They parted reluctantly, and James watched as Francis massaged life back into his fingers. James welcomed the man into his new home, bade him sit down so they could talk . How long had it been since they had last talked?
“Too long,” Francis said in a low and tired voice. “Though I doubt I’ve been pleasant company these past few weeks. I’ve missed you, James, more than I thought I would.”
His heart pounded in his chest with joy at the words. “You’ll never need to miss me again if you do not wish to.”
An expression of wonder, of hope , came over Francis’ face. His jaw dropped slightly and his eyes widened.
James continued, lest he be revealed so soon. Hope was not strictly romantic in nature. “There is a second room here. The linen is clean, and no one would object-”
The expression on Francis’ face fell ever so slightly, but a smile graced his lips nonetheless. “Thank you, James,” he said, so softly it was almost inaudible, “I would like that. I would like that very much.”
Francis didn’t have much in terms of belongings , much as James didn’t after their time at sea and lost in the Arctic. But, over the course of two quiet weeks, they bought small trinkets from markets and second-hand storefronts. Francis urged James to walk with him in London, to keep his strength up and to at least be seen in society. In the evenings, James would read from the ridiculous books they bought just to hear Francis scoff and laugh. When night drew in and the world became dark they would retire to their separate beds, only for one to rise and join the other but an hour later.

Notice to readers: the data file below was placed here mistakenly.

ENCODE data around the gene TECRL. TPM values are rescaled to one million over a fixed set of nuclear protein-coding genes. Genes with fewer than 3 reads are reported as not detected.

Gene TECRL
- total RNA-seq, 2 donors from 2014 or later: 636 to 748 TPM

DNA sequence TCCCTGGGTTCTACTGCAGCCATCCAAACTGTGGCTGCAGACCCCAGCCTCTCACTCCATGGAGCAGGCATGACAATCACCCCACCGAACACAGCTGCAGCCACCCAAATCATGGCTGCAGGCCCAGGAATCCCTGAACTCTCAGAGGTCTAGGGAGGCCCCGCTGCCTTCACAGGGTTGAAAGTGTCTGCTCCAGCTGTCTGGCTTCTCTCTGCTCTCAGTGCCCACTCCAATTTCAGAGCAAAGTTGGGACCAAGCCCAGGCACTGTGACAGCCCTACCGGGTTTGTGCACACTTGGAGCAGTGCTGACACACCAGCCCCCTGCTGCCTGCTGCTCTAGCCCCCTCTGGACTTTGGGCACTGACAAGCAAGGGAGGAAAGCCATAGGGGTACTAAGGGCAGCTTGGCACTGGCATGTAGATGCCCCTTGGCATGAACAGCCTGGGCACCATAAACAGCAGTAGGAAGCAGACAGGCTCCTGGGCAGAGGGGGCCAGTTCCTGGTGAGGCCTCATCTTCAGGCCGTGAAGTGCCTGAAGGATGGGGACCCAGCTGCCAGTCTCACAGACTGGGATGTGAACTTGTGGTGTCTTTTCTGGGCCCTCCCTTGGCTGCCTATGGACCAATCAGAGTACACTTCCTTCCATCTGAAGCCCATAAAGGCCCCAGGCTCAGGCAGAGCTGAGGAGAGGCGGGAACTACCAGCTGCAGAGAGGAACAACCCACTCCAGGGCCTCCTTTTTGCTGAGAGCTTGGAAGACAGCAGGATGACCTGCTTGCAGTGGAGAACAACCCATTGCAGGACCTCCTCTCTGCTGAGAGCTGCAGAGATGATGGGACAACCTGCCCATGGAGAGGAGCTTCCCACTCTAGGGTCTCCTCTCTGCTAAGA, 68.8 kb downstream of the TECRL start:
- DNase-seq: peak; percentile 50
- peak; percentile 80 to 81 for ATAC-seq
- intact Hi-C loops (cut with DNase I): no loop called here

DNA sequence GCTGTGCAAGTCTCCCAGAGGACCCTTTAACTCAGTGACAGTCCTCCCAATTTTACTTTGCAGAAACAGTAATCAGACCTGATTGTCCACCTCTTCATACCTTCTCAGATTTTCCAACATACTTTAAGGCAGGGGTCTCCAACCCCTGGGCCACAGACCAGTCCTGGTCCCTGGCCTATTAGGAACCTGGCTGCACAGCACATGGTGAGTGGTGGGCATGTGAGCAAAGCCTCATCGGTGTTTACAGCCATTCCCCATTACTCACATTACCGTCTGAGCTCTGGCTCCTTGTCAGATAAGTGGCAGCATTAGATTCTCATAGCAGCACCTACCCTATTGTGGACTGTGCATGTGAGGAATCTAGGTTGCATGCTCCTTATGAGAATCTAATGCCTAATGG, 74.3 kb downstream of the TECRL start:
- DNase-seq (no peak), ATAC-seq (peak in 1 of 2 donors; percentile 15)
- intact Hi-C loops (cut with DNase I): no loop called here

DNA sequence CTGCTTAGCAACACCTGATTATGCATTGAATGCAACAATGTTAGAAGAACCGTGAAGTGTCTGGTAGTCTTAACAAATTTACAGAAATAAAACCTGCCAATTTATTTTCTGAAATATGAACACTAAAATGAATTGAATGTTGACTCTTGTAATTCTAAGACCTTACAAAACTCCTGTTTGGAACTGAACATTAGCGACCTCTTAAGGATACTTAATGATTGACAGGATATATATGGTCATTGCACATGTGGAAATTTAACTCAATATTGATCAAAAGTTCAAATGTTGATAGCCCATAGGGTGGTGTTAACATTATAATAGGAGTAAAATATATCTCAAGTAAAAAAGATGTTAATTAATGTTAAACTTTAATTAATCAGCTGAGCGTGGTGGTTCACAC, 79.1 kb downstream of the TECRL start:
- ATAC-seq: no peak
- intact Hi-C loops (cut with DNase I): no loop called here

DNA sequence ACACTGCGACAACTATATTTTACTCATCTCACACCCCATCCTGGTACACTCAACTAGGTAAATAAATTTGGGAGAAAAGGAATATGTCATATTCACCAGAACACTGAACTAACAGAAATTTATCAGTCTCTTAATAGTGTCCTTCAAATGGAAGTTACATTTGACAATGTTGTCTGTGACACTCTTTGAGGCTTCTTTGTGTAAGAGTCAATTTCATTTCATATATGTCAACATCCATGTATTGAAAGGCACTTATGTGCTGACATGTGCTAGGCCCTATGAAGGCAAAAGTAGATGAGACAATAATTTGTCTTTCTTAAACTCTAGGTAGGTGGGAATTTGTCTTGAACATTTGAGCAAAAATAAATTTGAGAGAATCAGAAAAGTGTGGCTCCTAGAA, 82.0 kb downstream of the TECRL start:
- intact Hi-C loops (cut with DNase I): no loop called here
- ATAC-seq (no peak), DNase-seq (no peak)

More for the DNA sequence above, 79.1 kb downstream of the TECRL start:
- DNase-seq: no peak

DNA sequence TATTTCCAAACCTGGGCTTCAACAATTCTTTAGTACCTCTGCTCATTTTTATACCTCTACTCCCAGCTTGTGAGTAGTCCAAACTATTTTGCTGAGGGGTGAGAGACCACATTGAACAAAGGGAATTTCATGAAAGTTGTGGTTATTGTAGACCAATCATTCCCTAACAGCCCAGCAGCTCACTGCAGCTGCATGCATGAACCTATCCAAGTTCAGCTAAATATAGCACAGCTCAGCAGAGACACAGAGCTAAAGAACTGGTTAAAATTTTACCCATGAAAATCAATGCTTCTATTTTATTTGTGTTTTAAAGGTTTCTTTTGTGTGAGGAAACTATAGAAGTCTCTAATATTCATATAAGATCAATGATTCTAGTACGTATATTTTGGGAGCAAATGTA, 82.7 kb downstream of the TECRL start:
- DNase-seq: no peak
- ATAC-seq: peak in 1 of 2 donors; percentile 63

Sleeping alone had become nigh intolerable.
However, there was an unexpected side effect. Being beside Francis again stirred a memory he had once thought a dream.
Back on the ice, not long after he had collapsed, he had found himself roused to hardness by another body so close after so long. He had tried to ignore it, tried to get back to sleep, trying to will it away with what little of his mind was present when an arm had draped over him and warm breath had whispered in his ear - “let me help, please.” Fingers, too dextrous to be asleep or dreaming, had unfastened his thick uniform and wrapped themselves around his cock.
His body had convulsed at the touch, a reedy sigh fell from his lips as Francis’ hand tugged at his prick. Lips had pressed to his ear and warm breath had cascaded down the sweat-damp skin of his throat. “That’s it. Let go, James, let me take care of you. There you go…”
He had finished quickly with a low and desperate moan. Francis had wiped the evidence away and fastened his breeches. Neither of them had made mention of the event again.
James had thought it a dream until he woke one night in their semi-shared bed to Francis’ quick breath beside him. He felt the bed shift, heard the rhythmic movement of a hand under the sheets, felt fingers graze through his hair. With his eyes kept firmly shut, James turned his head to face the sound. There was a sharp intake of breath as the sound of Francis’ hand paused, then a slow exhale as the hand began its motions again. James parted his lips, arched his body just so in Francis’ direction, and sighed. He felt the fingers in his hair graze against his cheek and licked his lips. Francis let out a sharp hiss of breath.